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J Gen Intern Med. 2009 July; 24(7): 891.
Published online 2009 April 25. doi:  10.1007/s11606-009-0986-9
PMCID: PMC2695529

PHQ-9 and PHQ-2 in Western Kenya

The Authors Reply: Coyne and colleagues cite one meta-analysis of diagnostic validation studies but proffer a more negative interpretation than the authors who concluded that “the PHQ9 has good diagnostic properties, and was able to correctly diagnose major depression (sensitivity 92%) while being able to exclude this condition with some certainty (specificity 80%)”1. A second PHQ-9 meta-analysis found 77% sensitivity and 94% specificity2. In a review of case-finding instruments in primary care, the PHQ-9 had operating characteristics comparable to longer depression measures3. Other features of the PHQ-9 have contributed to its popularity, including its brevity, its focus on the nine core symptoms of DSM-IV depressive disorders, its sensitivity to change, its robust performance across different race/ethnic groups, its translation into more than 70 languages, and its nonproprietary nature.

We agree with the authors on several points. First, by using the PHQ-9 diagnostic algorithm to determine sensitivity and specificity, the operating characteristics of the PHQ-2 in our particular study may have been inflated. It should be noted, however, that agreement even among mental health professionals using criterion standard diagnostic interviews is only modest4. Second, we agree that the use of the PHQ-9 or any depression measure must be coupled with a clinical interview to confirm diagnosis of a depressive disorder and to assess severity, duration, and functional impairment. Third, we agree that depression detection is warranted only if systems are in place to assure effective treatment and follow-up5. However, this is no different than any other chronic disease: measuring serum glucose, blood pressure, or lipids in the absence of effective diagnosis, treatment and follow-up would be a fruitless endeavor. Our AMPATH clinics in western Kenya provide comprehensive services. Fourth, we concur that ultra-brief measures like the PHQ-2 should not be used in isolation: a high score on the PHQ-2 should trigger completion of the full PHQ-9 as well as a clinical interview.

While PHQ-9 test-retest reliability (0.59) was moderate, we stated this “may be acceptable” because two major events occurring during the interval could have slightly affected “true” depression scores for some participants—a tumultuous national two-day holiday to allow travel to a national election with several reports of civil unrest—and some (not all) participants attended a support group therapy session.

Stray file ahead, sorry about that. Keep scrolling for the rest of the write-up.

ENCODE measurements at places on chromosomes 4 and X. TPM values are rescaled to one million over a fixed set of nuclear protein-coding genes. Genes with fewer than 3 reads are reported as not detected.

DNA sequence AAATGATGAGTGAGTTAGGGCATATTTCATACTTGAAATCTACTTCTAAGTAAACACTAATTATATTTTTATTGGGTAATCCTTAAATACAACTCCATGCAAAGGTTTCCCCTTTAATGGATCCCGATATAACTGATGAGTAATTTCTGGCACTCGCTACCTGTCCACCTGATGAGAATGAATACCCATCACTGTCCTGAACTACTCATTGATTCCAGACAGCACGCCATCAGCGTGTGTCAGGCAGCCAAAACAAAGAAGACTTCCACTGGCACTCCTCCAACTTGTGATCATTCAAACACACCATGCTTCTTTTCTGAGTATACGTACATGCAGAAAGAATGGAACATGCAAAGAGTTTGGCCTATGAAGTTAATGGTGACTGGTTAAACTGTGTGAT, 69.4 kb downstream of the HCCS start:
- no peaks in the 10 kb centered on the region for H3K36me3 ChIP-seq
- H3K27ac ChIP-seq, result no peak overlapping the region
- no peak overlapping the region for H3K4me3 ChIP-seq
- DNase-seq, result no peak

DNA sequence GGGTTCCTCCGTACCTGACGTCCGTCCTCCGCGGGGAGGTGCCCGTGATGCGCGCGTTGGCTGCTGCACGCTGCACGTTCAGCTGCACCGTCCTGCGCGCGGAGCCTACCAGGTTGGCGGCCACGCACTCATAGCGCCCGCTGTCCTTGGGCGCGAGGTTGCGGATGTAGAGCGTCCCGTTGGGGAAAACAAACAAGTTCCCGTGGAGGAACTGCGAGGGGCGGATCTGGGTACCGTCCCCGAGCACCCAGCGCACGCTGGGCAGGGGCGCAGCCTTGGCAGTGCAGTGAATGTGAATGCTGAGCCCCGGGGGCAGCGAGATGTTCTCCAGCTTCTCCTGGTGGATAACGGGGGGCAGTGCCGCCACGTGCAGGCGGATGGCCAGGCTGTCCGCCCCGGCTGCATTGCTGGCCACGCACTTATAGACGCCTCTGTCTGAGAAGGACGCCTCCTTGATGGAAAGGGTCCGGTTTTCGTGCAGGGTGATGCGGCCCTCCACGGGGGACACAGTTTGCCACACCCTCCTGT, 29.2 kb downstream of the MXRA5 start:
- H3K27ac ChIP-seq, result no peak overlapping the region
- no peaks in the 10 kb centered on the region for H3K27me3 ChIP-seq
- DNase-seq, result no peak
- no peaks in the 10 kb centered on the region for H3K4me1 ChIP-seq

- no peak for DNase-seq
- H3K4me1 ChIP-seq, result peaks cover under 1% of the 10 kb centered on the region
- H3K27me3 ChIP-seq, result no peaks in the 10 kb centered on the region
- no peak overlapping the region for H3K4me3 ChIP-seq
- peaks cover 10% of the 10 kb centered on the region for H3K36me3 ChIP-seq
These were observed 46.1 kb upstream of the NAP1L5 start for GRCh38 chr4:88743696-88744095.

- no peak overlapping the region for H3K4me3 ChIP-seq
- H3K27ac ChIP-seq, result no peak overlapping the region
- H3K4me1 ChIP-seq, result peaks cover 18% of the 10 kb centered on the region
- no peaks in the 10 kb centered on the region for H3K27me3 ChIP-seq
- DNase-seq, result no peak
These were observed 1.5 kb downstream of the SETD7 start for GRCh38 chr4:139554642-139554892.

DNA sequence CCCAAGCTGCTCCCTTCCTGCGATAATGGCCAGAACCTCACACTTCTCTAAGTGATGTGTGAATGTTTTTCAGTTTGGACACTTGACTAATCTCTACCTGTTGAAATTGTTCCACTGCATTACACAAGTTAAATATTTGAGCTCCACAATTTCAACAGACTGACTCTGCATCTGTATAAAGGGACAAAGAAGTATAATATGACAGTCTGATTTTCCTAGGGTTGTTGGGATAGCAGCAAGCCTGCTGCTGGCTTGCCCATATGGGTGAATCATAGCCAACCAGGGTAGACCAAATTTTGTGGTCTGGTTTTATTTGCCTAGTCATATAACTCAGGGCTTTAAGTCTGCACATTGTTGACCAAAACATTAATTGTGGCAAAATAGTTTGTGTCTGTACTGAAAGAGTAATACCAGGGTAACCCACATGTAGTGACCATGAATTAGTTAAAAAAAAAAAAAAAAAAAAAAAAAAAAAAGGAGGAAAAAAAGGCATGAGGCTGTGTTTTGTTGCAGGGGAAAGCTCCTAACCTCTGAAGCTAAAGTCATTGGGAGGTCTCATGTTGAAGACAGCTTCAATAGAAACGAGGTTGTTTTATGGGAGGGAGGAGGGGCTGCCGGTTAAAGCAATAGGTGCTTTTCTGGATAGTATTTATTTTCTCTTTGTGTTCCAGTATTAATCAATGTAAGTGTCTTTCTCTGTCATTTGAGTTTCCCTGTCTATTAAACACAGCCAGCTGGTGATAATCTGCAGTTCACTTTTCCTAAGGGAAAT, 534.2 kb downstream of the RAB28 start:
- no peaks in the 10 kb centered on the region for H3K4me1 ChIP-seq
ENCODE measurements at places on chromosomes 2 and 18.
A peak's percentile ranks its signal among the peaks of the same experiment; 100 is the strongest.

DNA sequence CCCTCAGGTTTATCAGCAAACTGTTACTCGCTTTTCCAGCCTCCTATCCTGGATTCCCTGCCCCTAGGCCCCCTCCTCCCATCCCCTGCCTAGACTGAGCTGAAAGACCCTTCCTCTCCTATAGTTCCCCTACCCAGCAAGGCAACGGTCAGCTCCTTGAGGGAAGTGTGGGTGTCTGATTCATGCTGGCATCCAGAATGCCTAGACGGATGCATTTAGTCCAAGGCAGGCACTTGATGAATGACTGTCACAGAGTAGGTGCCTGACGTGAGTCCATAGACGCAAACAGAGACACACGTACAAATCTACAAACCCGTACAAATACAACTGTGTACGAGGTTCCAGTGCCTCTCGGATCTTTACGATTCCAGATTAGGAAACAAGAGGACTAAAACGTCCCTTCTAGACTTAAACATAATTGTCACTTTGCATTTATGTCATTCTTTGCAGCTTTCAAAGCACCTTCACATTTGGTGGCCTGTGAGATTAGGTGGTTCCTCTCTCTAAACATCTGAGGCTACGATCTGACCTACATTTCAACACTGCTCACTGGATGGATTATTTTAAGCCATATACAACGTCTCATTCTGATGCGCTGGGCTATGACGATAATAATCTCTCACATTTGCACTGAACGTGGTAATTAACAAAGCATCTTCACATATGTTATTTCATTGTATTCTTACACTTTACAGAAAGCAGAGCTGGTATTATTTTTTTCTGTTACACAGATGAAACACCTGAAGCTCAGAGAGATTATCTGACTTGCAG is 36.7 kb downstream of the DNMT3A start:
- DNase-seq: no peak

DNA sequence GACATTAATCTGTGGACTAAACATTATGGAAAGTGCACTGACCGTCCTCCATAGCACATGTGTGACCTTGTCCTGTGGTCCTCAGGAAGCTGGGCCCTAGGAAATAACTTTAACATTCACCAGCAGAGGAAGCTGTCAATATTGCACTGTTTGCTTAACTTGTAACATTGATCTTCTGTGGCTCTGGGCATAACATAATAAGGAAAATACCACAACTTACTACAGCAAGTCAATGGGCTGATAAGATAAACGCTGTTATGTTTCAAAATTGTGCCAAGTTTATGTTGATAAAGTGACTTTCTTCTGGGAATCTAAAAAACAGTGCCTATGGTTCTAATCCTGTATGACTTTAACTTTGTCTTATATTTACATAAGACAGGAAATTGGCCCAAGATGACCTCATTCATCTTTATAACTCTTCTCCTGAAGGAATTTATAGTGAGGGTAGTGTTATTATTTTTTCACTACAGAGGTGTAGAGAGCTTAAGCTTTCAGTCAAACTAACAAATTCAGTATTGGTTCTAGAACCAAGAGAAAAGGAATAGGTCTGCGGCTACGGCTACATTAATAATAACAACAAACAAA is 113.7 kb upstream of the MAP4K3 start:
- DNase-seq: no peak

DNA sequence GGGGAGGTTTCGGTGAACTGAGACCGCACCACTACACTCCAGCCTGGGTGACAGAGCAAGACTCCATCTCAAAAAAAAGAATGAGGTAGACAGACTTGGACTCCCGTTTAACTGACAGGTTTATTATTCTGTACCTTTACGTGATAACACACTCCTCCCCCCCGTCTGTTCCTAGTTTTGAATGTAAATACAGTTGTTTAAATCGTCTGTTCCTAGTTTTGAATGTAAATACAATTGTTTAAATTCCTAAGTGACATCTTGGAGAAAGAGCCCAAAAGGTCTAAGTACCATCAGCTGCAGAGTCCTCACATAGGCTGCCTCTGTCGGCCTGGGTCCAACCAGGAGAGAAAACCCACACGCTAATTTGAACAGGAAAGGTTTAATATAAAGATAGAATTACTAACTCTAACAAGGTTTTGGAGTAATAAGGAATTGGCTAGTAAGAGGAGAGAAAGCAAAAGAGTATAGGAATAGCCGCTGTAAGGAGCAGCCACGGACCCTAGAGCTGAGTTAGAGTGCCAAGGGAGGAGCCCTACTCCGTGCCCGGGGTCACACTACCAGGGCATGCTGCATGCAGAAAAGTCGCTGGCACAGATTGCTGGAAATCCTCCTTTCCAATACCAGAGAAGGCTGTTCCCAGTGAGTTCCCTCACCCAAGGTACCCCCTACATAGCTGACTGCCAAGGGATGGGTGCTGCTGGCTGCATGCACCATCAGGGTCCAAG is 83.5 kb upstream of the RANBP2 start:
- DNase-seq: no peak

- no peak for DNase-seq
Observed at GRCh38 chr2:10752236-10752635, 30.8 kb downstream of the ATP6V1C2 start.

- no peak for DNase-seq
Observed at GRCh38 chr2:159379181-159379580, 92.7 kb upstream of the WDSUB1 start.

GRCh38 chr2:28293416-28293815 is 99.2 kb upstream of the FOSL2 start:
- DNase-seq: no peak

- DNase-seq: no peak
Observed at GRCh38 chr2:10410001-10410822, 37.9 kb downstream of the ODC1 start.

Finally, we acknowledged that future psychometric studies are needed in this population, including comparisons of PHQ-9 and PHQ-2 with gold standard diagnostic interviews. However, given that our study showed construct validity with general health ratings, content validity in which focus groups indicated the PHQ-9 was generally well understood but might benefit from two potential minor modifications to its instructions, high factor loadings, a pattern of item means similar to US validation samples, high internal consistency, and moderate test-retest reliability, we believe our conclusion that the PHQ-9 and PHQ-2 “appear to be” valid and reliable is warranted.


1. Gilbody S, Richards D, Brealey S, Hewitt C. Screening for depression in medical settings with the Patient Health Questionnaire (PHQ): a diagnostic meta-analysis. J Gen Intern Med. 2007;22:1596–602. doi: 10.1007/s11606-007-0333-y. [PMC free article] [PubMed] [Cross Ref]
2. Wittkampf KA, Naeije L, Schene AH, Huyser J, Weert HC. Diagnostic accuracy of the mood module of the Patient Health Questionnaire: a systematic review. Gen Hosp Psychiatry. 2007;29:388–95. doi: 10.1016/j.genhosppsych.2007.06.004. [PubMed] [Cross Ref]
3. Williams JW, Jr., Pignone M, Ramirez G, Perez Stellato C. Identifying depression in primary care: a literature synthesis of case-finding instruments. Gen Hosp Psychiatry. 2002;24:225–37. doi: 10.1016/S0163-8343(02)00195-0. [PubMed] [Cross Ref]
4. Williams JBW, Gibbon M, First MB, et al. The Structured Clinical Interview for DSM-III-R (SCID). II. Multisite test-retest reliability. Arch Gen Psychiatry. 1992;49:630–6. [PubMed]
5. Pignone MP, Gaynes BN, Rushton JL, et al. Screening for depression in adults: a summary of the evidence for the U.S. Preventive Services Task Force. Ann Intern Med. 2002;136:765–76. [PubMed]

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